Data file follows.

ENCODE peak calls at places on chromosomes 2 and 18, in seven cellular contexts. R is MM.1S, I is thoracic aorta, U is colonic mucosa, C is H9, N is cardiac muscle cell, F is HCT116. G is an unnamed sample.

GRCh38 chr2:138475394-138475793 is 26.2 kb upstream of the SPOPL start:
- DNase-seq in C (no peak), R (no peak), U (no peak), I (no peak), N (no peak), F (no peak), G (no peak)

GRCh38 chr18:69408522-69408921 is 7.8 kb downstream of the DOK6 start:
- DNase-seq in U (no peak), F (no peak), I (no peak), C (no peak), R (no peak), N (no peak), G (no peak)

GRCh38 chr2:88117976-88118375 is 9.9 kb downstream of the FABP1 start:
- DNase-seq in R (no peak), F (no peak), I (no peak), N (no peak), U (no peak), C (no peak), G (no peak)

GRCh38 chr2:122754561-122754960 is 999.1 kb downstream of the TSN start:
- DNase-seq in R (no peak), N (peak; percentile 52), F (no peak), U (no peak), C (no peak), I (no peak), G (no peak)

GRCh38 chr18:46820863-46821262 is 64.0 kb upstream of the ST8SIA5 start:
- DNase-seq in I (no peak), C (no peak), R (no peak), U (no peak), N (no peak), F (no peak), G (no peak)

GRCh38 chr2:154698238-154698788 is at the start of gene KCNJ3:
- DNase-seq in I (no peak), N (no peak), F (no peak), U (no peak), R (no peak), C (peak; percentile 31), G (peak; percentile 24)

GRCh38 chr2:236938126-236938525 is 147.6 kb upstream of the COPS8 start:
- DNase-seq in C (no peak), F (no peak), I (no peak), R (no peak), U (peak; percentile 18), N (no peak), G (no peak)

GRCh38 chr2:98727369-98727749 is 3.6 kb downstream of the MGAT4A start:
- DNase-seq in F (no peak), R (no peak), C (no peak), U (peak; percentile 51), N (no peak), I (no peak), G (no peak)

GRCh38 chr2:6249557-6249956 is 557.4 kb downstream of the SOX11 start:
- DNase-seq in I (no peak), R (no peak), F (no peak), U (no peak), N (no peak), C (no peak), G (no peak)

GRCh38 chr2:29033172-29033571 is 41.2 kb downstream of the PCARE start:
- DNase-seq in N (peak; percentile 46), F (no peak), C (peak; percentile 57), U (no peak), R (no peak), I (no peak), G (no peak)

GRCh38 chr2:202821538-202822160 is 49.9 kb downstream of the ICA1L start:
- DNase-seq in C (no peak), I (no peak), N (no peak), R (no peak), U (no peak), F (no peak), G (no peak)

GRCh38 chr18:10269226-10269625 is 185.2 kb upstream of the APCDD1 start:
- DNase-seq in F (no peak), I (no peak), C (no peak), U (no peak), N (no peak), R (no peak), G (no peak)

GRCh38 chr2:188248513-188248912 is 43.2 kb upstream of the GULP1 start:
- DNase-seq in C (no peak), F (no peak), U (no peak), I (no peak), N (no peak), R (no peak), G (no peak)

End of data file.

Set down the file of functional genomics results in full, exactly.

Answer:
ENCODE peak calls at places on chromosomes 2 and 18, in seven cellular contexts. R is MM.1S, I is thoracic aorta, U is colonic mucosa, C is H9, N is cardiac muscle cell, F is HCT116. G is an unnamed sample.

GRCh38 chr2:138475394-138475793 is 26.2 kb upstream of the SPOPL start:
- DNase-seq in C (no peak), R (no peak), U (no peak), I (no peak), N (no peak), F (no peak), G (no peak)

GRCh38 chr18:69408522-69408921 is 7.8 kb downstream of the DOK6 start:
- DNase-seq in U (no peak), F (no peak), I (no peak), C (no peak), R (no peak), N (no peak), G (no peak)

GRCh38 chr2:88117976-88118375 is 9.9 kb downstream of the FABP1 start:
- DNase-seq in R (no peak), F (no peak), I (no peak), N (no peak), U (no peak), C (no peak), G (no peak)

GRCh38 chr2:122754561-122754960 is 999.1 kb downstream of the TSN start:
- DNase-seq in R (no peak), N (peak; percentile 52), F (no peak), U (no peak), C (no peak), I (no peak), G (no peak)

GRCh38 chr18:46820863-46821262 is 64.0 kb upstream of the ST8SIA5 start:
- DNase-seq in I (no peak), C (no peak), R (no peak), U (no peak), N (no peak), F (no peak), G (no peak)

GRCh38 chr2:154698238-154698788 is at the start of gene KCNJ3:
- DNase-seq in I (no peak), N (no peak), F (no peak), U (no peak), R (no peak), C (peak; percentile 31), G (peak; percentile 24)

GRCh38 chr2:236938126-236938525 is 147.6 kb upstream of the COPS8 start:
- DNase-seq in C (no peak), F (no peak), I (no peak), R (no peak), U (peak; percentile 18), N (no peak), G (no peak)

GRCh38 chr2:98727369-98727749 is 3.6 kb downstream of the MGAT4A start:
- DNase-seq in F (no peak), R (no peak), C (no peak), U (peak; percentile 51), N (no peak), I (no peak), G (no peak)

GRCh38 chr2:6249557-6249956 is 557.4 kb downstream of the SOX11 start:
- DNase-seq in I (no peak), R (no peak), F (no peak), U (no peak), N (no peak), C (no peak), G (no peak)

GRCh38 chr2:29033172-29033571 is 41.2 kb downstream of the PCARE start:
- DNase-seq in N (peak; percentile 46), F (no peak), C (peak; percentile 57), U (no peak), R (no peak), I (no peak), G (no peak)

GRCh38 chr2:202821538-202822160 is 49.9 kb downstream of the ICA1L start:
- DNase-seq in C (no peak), I (no peak), N (no peak), R (no peak), U (no peak), F (no peak), G (no peak)

GRCh38 chr18:10269226-10269625 is 185.2 kb upstream of the APCDD1 start:
- DNase-seq in F (no peak), I (no peak), C (no peak), U (no peak), N (no peak), R (no peak), G (no peak)

GRCh38 chr2:188248513-188248912 is 43.2 kb upstream of the GULP1 start:
- DNase-seq in C (no peak), F (no peak), U (no peak), I (no peak), N (no peak), R (no peak), G (no peak)